As young kids, one of the things that people likely find most fascinating about Star Trek isn’t the massive ships, the laser beams, or even the streaking stars: it’s a pair of ears.
Over the past 50 years, a small pair of pointed ears sitting beside a bowl cut has enthralled people, and drawn people toward, arguably, the franchise’s signature character: the Enterprise‘s first officer and science officer, the half Vulcan/half human Spock. Spock is more than just a concept, though, and he’s more than just an icon: he’s a character that most people within and outside of the Star Trek franchise recognize was given life by an actor with an amazing dedication to his craft, with performances on television and in film that helped to legitimize the stories told as more than just lavish science fiction: they were ideas and parallels of our own world. Spock, due to the efforts of the late Leonard Nimoy, helped us realize this perhaps more than anyone else.
A performer since age 8 in local theater, Nimoy decided to pursue his dream of becoming an actor against the wishes of his parents, who instead wanted him to pursue something with more stability. With a prolific career that began in the early 1950’s, Nimoy was already an experienced actor on film and television by the time he first reported to the set of the original “Star Trek” pilot in 1964. Before having regular work as an actor, Nimoy took other jobs, like delivering newspapers, in order to help support his family, and had small roles in films like Them! and The Brain Eaters before landing more regular work on the small screen. He worked on such shows as “The Outer Limits,” “Colt .45,” “Wagon Train,” “Rawhide,” and “The Untouchables,” among many others, before landing the role that would define him for the next half-century.
As Spock, Nimoy proved to be the custodian of the show’s most identifiable and iconic character, delivering performances that would be difficult for any actor by suppressing emotion in normally emotional scenes, and by giving his own creative input to help create and innovate the tenets and philosophy of Vulcan culture, the famous “hand salute” being a creation of his own. His association with the Star Trek franchise would continue after the series made the transition to the silver screen, where he would direct the third and fourth films (the latter of which being one of the franchises most successful), and help to craft the story of the sixth film, the “swan song” for the original series crew.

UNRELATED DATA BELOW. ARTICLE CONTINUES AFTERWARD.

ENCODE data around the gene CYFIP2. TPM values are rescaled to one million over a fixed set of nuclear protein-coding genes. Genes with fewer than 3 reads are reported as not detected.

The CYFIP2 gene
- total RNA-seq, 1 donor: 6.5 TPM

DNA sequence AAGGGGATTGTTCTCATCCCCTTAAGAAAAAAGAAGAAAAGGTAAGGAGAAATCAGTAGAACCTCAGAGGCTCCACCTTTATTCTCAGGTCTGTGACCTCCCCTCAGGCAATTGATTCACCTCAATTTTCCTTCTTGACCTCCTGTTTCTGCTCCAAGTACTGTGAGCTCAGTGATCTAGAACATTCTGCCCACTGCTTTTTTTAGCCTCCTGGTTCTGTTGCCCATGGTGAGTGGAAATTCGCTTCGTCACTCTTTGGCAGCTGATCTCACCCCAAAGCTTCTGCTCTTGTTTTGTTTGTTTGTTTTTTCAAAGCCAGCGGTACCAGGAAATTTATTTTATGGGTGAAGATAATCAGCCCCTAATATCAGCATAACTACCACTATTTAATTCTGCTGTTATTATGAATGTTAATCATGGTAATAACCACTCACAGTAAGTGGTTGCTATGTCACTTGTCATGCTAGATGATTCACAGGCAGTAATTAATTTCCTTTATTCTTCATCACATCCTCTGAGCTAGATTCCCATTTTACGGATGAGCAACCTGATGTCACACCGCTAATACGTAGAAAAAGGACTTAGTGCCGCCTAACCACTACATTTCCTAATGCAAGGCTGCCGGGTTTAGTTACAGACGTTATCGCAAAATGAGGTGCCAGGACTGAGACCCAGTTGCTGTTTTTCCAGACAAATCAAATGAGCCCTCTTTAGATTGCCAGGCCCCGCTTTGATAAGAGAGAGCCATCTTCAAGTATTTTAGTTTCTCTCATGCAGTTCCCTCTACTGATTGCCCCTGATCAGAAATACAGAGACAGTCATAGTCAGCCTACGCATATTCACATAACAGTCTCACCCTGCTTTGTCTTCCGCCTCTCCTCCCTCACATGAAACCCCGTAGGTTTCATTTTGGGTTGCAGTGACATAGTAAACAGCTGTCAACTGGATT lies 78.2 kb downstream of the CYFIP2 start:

Nimoy’s association with Spock, as is possible with any actor in a popular role, weighed on him for awhile. The first volume of his autobiography was entitled I Am Not Spock, which some fans were disappointed by since they felt it was the actor rejecting the character they fell in love with. It would become clear over time, though, that Nimoy loved Spock as well, because he cared about the character. The second volume of his autobiography reflected that when the title was announced to be I Am Spock.
He was also so much more than that character, though, as millions of people have attested to over the years. From his photography work to his philanthropic endeavors, Nimoy was a leader among his “Original Series” peers, always cited by outspoken fellow cast mates like George Takei and Walter Koenig as a consummate professional, a gifted and creative actor, and most importantly, as a good man.
Speaking personally, Leonard Nimoy singlehandedly taught me to look beyond the surface of stories to find a deeper meaning, and that was made possible because a performer and thinker of his caliber was an enormous part of a series I’ve loved since I learned how to walk. The reason I love Star Trek is because of Leonard Nimoy, whose care and attention to detail made that man from another world so real in the eyes of fans across the world. Beyond that, though, Leonard Nimoy was a poet at heart, and one of the single best communicators of the human condition that fans across the world have been fortunate enough to be touched by.
At the end of the day, though, the words I write in remembrance of a man I admired so much are hollow, so let me end this with the words of the man himself, who gave us one final message before he had to leave us.
A life is like a garden. Perfect moments can be had, but not preserved, except in memory. LLAP
— Leonard Nimoy (@TheRealNimoy) February 23, 2015
Thank you for the dedication, for the performances, and for the memories, Mr. Nimoy. You’ll be forever missed, just as much as you are now.
Latest posts by Chris Clow (see all)
- Original ‘Mortal Kombat’ Film Turns 20 Years Old Today - August 18, 2015
- ‘Alien 5’ Production May Be Delayed by ‘Prometheus 2’ - August 18, 2015
- Hugh Jackman Teases Other Comics Characters, Berserker Rage - August 18, 2015
- 343 Industries Responds to Backlash Over No Split-Screen Gameplay in ‘Halo 5: Guardians’ - August 17, 2015
- First Look at ‘Uncharted: The Nathan Drake Collection’ on PS4 in New Story Trailer - August 17, 2015